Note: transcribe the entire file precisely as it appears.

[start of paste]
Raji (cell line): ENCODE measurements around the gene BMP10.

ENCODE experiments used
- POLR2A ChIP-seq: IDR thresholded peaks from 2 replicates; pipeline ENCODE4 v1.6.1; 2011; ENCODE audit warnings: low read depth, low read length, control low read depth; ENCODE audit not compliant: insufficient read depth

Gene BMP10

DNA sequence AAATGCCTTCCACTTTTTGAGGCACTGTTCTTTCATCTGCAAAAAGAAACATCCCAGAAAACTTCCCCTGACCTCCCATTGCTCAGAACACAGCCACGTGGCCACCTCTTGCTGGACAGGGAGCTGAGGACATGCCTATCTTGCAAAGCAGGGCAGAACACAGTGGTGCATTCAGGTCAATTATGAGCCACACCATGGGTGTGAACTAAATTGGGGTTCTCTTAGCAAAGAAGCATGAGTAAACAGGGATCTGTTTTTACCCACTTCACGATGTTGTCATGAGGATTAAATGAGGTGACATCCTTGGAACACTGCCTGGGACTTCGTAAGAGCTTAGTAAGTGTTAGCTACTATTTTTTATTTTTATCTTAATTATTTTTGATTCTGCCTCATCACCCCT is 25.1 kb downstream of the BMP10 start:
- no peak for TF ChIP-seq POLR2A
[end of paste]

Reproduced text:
Raji (cell line): ENCODE measurements around the gene BMP10.

ENCODE experiments used
- POLR2A ChIP-seq: IDR thresholded peaks from 2 replicates; pipeline ENCODE4 v1.6.1; 2011; ENCODE audit warnings: low read depth, low read length, control low read depth; ENCODE audit not compliant: insufficient read depth

Gene BMP10

DNA sequence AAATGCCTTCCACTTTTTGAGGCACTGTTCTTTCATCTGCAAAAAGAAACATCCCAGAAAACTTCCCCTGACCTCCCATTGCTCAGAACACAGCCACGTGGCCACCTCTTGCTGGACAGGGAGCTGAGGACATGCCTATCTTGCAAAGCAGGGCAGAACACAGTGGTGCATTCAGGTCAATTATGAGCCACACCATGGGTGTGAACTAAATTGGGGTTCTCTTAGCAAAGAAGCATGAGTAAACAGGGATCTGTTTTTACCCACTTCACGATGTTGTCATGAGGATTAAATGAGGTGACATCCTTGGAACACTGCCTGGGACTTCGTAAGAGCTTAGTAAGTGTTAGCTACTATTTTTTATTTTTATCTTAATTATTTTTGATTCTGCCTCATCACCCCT is 25.1 kb downstream of the BMP10 start:
- no peak for TF ChIP-seq POLR2A